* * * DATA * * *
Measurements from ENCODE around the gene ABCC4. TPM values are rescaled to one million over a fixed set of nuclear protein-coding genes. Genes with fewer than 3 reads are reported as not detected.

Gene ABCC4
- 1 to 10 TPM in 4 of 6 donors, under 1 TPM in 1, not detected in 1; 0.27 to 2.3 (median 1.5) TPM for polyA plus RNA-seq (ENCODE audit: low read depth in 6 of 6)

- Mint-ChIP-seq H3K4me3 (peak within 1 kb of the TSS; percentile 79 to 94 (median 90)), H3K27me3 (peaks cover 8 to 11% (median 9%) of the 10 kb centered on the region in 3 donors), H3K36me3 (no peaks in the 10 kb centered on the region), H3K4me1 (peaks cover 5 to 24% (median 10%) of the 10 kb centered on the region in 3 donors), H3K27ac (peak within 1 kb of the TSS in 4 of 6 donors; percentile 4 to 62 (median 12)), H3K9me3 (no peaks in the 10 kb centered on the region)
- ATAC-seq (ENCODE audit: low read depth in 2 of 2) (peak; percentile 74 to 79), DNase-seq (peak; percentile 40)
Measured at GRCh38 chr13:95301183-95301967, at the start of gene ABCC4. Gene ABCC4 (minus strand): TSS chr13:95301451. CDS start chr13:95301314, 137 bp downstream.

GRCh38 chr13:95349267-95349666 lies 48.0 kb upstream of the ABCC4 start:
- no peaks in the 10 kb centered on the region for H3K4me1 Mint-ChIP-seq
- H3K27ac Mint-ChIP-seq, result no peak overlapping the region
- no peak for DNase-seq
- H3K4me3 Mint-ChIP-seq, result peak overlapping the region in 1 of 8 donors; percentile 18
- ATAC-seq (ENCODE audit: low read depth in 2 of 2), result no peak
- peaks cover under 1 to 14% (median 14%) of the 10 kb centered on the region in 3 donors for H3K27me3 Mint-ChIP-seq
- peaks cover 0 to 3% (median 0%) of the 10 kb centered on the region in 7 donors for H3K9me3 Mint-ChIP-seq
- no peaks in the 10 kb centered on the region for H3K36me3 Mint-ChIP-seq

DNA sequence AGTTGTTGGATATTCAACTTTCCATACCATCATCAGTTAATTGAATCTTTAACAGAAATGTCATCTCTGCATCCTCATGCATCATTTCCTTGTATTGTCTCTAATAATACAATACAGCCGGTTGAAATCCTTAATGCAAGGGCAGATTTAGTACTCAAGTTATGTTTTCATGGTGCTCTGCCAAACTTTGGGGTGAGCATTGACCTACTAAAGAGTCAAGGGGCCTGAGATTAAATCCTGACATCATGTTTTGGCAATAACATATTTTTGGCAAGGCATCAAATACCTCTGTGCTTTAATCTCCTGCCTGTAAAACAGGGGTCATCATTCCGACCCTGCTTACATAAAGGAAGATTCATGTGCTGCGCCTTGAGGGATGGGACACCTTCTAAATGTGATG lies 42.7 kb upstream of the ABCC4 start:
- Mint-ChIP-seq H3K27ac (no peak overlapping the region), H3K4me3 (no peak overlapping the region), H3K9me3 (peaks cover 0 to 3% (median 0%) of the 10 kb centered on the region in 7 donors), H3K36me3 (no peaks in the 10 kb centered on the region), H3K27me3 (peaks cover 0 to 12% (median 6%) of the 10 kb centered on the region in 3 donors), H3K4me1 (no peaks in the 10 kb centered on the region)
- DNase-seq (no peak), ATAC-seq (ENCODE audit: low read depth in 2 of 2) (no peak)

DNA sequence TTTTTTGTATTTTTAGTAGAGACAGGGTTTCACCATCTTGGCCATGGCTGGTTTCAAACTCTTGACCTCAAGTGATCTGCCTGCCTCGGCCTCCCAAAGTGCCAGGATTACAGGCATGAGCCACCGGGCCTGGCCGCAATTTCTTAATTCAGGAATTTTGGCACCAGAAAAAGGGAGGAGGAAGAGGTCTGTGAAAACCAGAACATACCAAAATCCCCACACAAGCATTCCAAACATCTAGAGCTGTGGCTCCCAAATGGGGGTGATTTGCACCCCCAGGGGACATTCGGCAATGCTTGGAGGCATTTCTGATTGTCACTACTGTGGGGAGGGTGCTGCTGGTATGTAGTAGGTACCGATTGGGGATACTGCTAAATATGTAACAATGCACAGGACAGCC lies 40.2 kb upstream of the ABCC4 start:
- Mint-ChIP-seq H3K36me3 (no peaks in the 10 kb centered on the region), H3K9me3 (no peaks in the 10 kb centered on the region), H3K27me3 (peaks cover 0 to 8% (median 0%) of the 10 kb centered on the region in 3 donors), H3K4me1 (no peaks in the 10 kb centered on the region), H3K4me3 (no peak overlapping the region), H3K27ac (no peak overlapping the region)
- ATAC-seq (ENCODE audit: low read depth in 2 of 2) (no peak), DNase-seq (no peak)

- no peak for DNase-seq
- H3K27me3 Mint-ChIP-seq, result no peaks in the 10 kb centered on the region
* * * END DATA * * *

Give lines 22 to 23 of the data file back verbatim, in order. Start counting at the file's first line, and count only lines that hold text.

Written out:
- no peak for DNase-seq
- H3K27me3 Mint-ChIP-seq, result no peaks in the 10 kb centered on the region